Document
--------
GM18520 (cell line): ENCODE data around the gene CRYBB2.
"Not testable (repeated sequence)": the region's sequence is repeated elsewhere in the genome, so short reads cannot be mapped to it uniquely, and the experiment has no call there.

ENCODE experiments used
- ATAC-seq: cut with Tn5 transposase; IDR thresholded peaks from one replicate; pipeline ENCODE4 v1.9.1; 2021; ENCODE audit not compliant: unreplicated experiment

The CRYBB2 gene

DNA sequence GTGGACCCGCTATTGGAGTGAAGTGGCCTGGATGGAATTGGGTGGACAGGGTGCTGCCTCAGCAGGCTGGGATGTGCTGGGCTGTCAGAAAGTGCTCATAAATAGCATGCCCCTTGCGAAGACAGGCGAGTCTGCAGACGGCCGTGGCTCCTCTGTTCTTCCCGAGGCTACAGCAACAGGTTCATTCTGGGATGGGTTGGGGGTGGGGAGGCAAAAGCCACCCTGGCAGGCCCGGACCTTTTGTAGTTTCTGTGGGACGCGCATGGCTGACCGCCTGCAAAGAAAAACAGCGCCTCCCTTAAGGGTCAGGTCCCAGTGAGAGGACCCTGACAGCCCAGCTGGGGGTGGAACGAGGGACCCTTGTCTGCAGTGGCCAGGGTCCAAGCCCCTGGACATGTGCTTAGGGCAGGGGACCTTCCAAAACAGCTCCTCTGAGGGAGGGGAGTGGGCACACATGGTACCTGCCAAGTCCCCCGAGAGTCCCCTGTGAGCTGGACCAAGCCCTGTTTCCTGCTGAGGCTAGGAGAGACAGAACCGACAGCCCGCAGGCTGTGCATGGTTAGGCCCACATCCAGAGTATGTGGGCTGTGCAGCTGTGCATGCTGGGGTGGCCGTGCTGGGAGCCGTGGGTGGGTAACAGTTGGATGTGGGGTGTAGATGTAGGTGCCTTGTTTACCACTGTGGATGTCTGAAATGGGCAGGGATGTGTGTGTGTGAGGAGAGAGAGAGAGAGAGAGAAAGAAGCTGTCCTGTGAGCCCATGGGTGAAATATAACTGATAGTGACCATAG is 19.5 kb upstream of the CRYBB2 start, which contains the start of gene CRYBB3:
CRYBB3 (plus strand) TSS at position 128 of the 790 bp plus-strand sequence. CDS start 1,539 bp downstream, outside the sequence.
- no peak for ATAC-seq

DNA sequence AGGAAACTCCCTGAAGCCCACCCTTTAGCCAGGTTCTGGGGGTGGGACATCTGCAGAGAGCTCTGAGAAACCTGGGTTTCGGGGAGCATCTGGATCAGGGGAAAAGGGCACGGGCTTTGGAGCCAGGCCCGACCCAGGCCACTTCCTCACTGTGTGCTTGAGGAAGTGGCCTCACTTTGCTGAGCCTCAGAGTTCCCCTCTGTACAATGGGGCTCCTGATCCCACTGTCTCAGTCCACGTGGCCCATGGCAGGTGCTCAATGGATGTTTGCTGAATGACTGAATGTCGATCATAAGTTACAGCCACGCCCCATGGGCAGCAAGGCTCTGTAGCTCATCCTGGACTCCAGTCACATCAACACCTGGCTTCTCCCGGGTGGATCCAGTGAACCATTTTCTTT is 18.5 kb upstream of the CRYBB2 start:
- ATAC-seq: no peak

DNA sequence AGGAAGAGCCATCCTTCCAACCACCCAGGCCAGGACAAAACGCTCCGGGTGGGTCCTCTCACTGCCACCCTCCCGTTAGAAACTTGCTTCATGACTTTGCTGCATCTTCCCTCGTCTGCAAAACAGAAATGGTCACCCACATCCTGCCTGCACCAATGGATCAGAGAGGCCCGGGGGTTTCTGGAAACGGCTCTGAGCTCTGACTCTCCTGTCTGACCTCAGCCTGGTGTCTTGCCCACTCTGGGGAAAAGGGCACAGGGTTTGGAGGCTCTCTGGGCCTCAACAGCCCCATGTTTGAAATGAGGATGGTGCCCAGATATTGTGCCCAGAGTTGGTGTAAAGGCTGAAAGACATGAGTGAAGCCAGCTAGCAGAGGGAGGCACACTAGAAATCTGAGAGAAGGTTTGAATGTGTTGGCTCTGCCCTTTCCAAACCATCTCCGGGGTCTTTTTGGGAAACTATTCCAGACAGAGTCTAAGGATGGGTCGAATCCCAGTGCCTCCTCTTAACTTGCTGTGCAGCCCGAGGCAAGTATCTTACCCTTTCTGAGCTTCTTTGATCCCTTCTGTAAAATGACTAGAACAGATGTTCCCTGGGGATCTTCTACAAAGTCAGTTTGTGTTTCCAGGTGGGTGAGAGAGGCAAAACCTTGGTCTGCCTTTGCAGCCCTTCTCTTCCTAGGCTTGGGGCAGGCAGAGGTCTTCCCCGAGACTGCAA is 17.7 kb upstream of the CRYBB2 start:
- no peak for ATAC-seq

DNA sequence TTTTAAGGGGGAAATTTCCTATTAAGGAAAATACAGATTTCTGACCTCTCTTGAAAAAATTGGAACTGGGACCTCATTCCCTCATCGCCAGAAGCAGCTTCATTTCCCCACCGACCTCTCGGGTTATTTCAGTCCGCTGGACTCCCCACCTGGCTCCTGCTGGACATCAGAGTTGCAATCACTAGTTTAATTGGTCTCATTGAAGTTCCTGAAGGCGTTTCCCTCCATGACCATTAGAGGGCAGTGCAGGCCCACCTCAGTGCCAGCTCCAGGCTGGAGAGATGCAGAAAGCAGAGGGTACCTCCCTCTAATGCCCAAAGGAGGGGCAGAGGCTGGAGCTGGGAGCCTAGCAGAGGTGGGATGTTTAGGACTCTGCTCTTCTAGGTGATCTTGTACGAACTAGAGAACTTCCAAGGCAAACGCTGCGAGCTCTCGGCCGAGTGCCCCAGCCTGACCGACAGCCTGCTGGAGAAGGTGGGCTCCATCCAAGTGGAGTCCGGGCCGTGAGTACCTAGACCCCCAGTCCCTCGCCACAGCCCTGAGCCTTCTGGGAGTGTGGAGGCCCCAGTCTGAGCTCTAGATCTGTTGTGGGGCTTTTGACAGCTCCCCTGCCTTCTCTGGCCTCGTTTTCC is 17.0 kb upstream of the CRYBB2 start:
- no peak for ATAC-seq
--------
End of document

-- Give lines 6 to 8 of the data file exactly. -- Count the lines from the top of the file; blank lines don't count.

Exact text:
DNA sequence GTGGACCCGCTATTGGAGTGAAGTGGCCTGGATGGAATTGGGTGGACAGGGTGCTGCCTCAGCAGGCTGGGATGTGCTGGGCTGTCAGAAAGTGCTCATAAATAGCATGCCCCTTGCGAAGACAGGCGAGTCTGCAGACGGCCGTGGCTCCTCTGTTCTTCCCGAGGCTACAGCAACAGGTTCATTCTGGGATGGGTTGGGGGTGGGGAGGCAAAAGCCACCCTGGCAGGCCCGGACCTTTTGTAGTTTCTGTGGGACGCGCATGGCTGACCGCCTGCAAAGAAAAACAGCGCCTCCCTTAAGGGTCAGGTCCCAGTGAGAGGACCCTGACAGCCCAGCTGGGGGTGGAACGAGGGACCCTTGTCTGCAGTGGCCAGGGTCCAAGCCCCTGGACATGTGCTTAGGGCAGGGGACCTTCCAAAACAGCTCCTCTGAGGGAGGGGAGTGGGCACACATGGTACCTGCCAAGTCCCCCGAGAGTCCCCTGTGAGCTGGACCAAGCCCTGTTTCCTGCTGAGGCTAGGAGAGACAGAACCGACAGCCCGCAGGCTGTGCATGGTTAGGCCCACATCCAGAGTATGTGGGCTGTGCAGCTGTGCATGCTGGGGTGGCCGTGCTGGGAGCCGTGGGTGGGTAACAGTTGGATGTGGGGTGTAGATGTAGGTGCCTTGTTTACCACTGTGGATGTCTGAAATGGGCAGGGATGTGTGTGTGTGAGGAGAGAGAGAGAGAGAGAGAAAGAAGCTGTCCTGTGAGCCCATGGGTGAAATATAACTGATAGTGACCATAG is 19.5 kb upstream of the CRYBB2 start, which contains the start of gene CRYBB3:
CRYBB3 (plus strand) TSS at position 128 of the 790 bp plus-strand sequence. CDS start 1,539 bp downstream, outside the sequence.
- no peak for ATAC-seq